How a new ICT hub fits into broader plans to develop Nigeria’s tech sector

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A new tech hub is poised to give a significant boost to Nigeria’s ICT sector, attracting engineering talent, developing local education and prompting continued investment in infrastructure.

On May 13 global tech giant Microsoft announced the launch of its first African Development Centre (ADC), housed between facilities in Lagos and Nairobi, with the aim of creating a regional centre for ICT engineering.

The Lagos centre will focus on a number of areas, including financial technology (fintech), agri-tech and off-grid energy.

The ADC represents a $100m investment in African tech innovation, spread between the two cities.

According to Phil Spencer, executive vice-president at Microsoft and executive sponsor of the ADC, the centre will allow the tech firm to reach regional markets and beyond.

“The ADC will be unlike any other existing investment on the continent,” Spencer said in an official statement. “It is an opportunity to engage more with local partners, academia, governments and developers – driving impact and innovation in sectors important to Africa.”

Initial recruitment of local engineers has already begun; Microsoft reports that the two hubs will have 100 engineers in place by the end of this year and 500 by 2023.

See also: The Report – Nigeria 2019

Positive knock-on for education

The centre will also provide incentives for the education sector to focus on the development of ICT skills as new local career avenues open up.

In particular, this should see universities offer more courses in subjects related to the focus areas of fintech, agri-tech and off-grid energy, fostering a steadier flow of local, qualified human resources.

Microsoft has already begun talks with Nigerian universities and has said it is looking to develop links with institutions to tap into the existing talent pool.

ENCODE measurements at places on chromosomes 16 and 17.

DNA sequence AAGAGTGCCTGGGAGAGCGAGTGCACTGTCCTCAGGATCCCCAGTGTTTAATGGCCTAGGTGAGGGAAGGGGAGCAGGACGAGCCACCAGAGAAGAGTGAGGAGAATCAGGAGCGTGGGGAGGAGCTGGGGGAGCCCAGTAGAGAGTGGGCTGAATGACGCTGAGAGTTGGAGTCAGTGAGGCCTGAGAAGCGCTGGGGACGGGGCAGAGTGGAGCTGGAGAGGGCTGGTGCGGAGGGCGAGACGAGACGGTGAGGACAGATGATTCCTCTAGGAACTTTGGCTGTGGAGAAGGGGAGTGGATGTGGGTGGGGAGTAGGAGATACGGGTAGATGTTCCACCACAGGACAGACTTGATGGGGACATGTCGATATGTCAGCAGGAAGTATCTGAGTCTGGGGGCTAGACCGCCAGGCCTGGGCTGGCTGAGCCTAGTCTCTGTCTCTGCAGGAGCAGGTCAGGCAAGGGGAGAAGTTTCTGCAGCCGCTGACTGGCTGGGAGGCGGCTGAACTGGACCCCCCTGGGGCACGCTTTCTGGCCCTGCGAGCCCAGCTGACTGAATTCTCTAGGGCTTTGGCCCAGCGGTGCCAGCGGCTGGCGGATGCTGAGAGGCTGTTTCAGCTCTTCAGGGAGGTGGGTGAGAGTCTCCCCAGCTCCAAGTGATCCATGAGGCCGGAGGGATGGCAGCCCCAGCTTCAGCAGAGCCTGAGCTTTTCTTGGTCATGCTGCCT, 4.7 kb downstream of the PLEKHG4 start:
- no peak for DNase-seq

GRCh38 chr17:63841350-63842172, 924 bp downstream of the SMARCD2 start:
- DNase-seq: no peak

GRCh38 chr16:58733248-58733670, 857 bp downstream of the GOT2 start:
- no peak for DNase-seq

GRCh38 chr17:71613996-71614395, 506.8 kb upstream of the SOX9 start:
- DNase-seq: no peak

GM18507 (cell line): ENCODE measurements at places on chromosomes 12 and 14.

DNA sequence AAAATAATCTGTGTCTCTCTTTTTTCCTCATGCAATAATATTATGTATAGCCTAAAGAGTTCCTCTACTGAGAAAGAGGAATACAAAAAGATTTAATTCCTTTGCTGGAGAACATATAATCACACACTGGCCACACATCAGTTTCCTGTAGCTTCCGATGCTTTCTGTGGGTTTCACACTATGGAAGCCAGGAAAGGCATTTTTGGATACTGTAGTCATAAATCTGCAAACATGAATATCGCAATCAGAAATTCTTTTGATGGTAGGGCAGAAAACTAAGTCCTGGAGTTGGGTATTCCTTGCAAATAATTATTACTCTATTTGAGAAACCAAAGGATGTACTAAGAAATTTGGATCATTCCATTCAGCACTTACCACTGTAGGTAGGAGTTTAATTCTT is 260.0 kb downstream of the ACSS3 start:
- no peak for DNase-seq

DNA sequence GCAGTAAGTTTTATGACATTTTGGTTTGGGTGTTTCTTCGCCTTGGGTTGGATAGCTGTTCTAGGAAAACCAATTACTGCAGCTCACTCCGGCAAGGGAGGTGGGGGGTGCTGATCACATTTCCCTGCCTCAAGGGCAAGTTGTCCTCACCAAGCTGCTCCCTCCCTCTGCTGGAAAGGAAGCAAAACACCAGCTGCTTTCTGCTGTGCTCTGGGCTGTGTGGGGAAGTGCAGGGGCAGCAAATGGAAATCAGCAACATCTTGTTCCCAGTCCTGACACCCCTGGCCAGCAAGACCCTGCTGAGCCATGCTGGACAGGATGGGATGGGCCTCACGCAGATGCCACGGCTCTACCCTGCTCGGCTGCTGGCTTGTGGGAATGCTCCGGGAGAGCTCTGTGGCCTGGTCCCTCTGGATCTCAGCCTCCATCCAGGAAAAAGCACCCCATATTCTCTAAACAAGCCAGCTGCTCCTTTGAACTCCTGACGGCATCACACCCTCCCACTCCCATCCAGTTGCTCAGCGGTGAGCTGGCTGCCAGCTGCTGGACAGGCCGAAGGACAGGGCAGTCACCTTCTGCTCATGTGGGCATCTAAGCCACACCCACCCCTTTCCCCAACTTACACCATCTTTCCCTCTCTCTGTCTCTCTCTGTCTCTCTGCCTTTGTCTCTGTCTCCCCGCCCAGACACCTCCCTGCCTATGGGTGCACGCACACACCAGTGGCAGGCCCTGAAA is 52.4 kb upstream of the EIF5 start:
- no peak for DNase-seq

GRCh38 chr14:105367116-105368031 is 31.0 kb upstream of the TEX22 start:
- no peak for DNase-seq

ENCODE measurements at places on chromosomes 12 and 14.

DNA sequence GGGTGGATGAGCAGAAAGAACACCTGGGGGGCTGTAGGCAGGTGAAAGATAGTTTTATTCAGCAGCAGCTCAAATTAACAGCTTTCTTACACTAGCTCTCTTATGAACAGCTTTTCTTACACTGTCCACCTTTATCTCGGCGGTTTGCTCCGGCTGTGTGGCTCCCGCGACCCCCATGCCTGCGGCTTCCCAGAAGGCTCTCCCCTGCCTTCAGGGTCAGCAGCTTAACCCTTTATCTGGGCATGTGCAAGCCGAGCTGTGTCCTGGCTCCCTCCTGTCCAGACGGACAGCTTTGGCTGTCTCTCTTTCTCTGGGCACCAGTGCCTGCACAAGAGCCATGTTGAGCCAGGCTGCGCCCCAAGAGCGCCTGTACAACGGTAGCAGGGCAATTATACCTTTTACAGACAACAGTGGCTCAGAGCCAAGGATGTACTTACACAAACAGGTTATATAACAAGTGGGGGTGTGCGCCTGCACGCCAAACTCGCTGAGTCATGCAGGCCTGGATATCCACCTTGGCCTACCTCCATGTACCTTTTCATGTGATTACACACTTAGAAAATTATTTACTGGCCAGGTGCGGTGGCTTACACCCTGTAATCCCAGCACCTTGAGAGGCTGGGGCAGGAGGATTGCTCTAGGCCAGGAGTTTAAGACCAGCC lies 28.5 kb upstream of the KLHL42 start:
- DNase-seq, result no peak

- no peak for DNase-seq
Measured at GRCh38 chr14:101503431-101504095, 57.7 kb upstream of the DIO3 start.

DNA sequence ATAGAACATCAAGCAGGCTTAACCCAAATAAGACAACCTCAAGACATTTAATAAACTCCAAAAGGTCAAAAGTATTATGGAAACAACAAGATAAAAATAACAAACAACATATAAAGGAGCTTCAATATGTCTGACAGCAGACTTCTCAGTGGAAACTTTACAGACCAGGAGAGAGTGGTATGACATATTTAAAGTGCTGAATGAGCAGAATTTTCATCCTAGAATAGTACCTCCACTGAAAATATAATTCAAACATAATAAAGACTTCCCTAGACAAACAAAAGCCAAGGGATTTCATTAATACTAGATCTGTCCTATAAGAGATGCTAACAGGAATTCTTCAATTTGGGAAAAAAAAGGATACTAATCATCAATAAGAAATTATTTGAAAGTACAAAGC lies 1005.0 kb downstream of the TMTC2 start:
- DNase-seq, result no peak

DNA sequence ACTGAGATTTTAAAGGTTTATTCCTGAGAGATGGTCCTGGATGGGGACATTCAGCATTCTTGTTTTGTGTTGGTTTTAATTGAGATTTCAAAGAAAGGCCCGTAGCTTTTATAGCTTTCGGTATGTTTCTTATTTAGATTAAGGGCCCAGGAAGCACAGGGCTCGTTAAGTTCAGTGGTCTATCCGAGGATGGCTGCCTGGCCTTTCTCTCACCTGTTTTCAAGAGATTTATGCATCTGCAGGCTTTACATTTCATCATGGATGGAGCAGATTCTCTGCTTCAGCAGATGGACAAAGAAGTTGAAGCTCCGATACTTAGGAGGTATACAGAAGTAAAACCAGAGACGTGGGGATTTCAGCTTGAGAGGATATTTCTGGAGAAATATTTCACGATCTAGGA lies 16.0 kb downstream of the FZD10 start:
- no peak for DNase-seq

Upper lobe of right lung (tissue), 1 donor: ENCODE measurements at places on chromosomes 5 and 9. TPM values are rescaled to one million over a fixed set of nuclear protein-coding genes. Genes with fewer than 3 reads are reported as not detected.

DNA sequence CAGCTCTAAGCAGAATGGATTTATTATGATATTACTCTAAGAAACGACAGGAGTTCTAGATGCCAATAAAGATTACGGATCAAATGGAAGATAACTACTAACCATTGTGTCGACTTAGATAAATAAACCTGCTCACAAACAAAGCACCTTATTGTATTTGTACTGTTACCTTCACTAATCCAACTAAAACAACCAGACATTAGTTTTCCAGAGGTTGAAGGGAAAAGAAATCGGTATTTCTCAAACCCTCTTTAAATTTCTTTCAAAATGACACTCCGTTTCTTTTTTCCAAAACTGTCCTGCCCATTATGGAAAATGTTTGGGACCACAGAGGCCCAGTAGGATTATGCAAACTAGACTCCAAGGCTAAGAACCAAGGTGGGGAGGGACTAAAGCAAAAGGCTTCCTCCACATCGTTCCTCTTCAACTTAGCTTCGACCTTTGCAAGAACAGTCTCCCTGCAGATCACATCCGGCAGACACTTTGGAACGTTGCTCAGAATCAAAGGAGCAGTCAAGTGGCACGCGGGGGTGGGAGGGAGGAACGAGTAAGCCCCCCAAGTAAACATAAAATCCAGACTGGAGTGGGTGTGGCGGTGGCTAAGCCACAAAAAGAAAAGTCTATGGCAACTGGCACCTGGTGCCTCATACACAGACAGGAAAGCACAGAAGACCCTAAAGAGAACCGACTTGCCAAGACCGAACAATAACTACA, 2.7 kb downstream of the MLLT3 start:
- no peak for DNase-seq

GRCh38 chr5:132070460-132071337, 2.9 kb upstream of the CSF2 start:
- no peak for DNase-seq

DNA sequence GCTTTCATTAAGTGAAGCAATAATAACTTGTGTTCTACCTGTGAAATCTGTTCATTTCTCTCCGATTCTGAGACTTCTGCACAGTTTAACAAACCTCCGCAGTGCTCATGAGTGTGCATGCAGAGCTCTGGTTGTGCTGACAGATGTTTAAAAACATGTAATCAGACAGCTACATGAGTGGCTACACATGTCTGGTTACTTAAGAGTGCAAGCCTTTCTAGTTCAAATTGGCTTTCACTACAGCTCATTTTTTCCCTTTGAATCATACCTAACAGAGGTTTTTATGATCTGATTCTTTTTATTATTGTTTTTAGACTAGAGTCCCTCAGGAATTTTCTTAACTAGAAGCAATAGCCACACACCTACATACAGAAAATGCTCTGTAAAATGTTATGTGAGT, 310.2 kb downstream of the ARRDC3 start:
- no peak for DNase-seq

Fighting brain drain

In the past, wages and opportunities abroad have often proved more attractive to young Nigerian professionals than those offered locally. While no concrete figures are available, brain drain is a particularly prominent issue in the tech sector, with South Africa a favoured destination for many.  

In addition to the launch of the ADC, other initiatives, such as plans by the Nigerian Communications Commission (NCC) to promote research in tech development, may help the sector retain its skilled professionals.

Improved remuneration, greater opportunities and more professional challenges at home could go a long way to preventing Nigerian software engineers from moving to other countries to advance their careers.

More ambitious government targets

Development of the ICT sector is also being supported by the rollout of broadband capacity and rising demand for products and services, though further investment in infrastructure will be needed to maximise the potential of initiatives such as the ADC.

The pace of broadband take-up is accelerating. The NCC reported last month that more than 20m new subscribers were added in the 12 months to April 2019, taking the total to 64.3m.

This surge has pushed Nigeria’s broadband penetration rate to 33.7%, up from 23.1% in April 2018 and 8.5% in 2015. This is well ahead of the objective laid out in the Nigerian National Broadband Plan 2013-18 of 30% by the end of 2018.

Mobile internet subscriptions are also posting strong growth, with 119.5m subscribers registered with the country’s five service providers as of April 30. This represents a year-on-year gain of 18.3m.

This expansion in internet usage has helped make the telecoms sector the fourth-largest contributor to the economy. The industry accounted for 10.1% of GDP in the first quarter of this year.

The success in increasing subscriber numbers has also prompted the government to revise its medium-term projections; it is now seeking to more than double the broadband penetration rate within five years, to 70% coverage.

It has been estimated that at least $30bn in medium-term investment is needed to bridge access gaps and create blanket coverage, including to rural communities.

If new infrastructure support and upgrades are maintained, and capacity moves beyond 2G and 3G platforms and towards 5G rollout by the early part of the coming decade, this target may well be within reach.

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